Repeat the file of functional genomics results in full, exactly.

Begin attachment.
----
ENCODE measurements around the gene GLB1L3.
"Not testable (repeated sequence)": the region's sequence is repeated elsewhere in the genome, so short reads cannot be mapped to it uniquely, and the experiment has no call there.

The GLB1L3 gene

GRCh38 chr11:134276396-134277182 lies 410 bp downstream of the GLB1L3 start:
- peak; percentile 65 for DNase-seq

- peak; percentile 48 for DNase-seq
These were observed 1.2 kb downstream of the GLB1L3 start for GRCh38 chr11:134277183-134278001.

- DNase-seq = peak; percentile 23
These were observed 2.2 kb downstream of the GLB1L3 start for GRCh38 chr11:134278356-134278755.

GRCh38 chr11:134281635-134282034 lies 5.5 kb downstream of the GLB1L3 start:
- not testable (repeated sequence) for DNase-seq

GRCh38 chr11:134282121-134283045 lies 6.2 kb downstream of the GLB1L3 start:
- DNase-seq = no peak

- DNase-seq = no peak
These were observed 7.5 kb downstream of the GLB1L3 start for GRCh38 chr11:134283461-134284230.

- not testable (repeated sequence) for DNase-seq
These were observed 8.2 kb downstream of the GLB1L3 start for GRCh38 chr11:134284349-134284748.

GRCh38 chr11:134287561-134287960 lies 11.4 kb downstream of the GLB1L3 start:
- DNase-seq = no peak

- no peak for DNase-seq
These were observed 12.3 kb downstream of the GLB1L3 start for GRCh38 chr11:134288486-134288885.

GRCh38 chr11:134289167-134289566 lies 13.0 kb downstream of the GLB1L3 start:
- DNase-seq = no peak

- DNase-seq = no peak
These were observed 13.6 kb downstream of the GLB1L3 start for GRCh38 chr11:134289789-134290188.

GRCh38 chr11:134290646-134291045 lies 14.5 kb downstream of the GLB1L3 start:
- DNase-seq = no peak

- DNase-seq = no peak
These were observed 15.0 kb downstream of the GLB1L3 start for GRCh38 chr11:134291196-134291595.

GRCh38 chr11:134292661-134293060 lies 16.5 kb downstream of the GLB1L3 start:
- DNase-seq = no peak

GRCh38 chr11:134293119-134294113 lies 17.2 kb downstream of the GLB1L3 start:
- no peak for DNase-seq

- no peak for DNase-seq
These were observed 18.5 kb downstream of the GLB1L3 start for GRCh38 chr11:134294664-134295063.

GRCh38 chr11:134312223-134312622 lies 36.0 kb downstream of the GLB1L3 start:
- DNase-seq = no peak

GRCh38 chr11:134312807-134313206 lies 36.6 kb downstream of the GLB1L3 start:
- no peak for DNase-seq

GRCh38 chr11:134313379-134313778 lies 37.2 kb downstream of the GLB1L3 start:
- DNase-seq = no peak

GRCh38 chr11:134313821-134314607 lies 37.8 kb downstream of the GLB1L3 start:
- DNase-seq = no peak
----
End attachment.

ENCODE measurements around the gene GLB1L3.
"Not testable (repeated sequence)": the region's sequence is repeated elsewhere in the genome, so short reads cannot be mapped to it uniquely, and the experiment has no call there.

The GLB1L3 gene

GRCh38 chr11:134276396-134277182 lies 410 bp downstream of the GLB1L3 start:
- peak; percentile 65 for DNase-seq

- peak; percentile 48 for DNase-seq
These were observed 1.2 kb downstream of the GLB1L3 start for GRCh38 chr11:134277183-134278001.

- DNase-seq = peak; percentile 23
These were observed 2.2 kb downstream of the GLB1L3 start for GRCh38 chr11:134278356-134278755.

GRCh38 chr11:134281635-134282034 lies 5.5 kb downstream of the GLB1L3 start:
- not testable (repeated sequence) for DNase-seq

GRCh38 chr11:134282121-134283045 lies 6.2 kb downstream of the GLB1L3 start:
- DNase-seq = no peak

- DNase-seq = no peak
These were observed 7.5 kb downstream of the GLB1L3 start for GRCh38 chr11:134283461-134284230.

- not testable (repeated sequence) for DNase-seq
These were observed 8.2 kb downstream of the GLB1L3 start for GRCh38 chr11:134284349-134284748.

GRCh38 chr11:134287561-134287960 lies 11.4 kb downstream of the GLB1L3 start:
- DNase-seq = no peak

- no peak for DNase-seq
These were observed 12.3 kb downstream of the GLB1L3 start for GRCh38 chr11:134288486-134288885.

GRCh38 chr11:134289167-134289566 lies 13.0 kb downstream of the GLB1L3 start:
- DNase-seq = no peak

- DNase-seq = no peak
These were observed 13.6 kb downstream of the GLB1L3 start for GRCh38 chr11:134289789-134290188.

GRCh38 chr11:134290646-134291045 lies 14.5 kb downstream of the GLB1L3 start:
- DNase-seq = no peak

- DNase-seq = no peak
These were observed 15.0 kb downstream of the GLB1L3 start for GRCh38 chr11:134291196-134291595.

GRCh38 chr11:134292661-134293060 lies 16.5 kb downstream of the GLB1L3 start:
- DNase-seq = no peak

GRCh38 chr11:134293119-134294113 lies 17.2 kb downstream of the GLB1L3 start:
- no peak for DNase-seq

- no peak for DNase-seq
These were observed 18.5 kb downstream of the GLB1L3 start for GRCh38 chr11:134294664-134295063.

GRCh38 chr11:134312223-134312622 lies 36.0 kb downstream of the GLB1L3 start:
- DNase-seq = no peak

GRCh38 chr11:134312807-134313206 lies 36.6 kb downstream of the GLB1L3 start:
- no peak for DNase-seq

GRCh38 chr11:134313379-134313778 lies 37.2 kb downstream of the GLB1L3 start:
- DNase-seq = no peak

GRCh38 chr11:134313821-134314607 lies 37.8 kb downstream of the GLB1L3 start:
- DNase-seq = no peak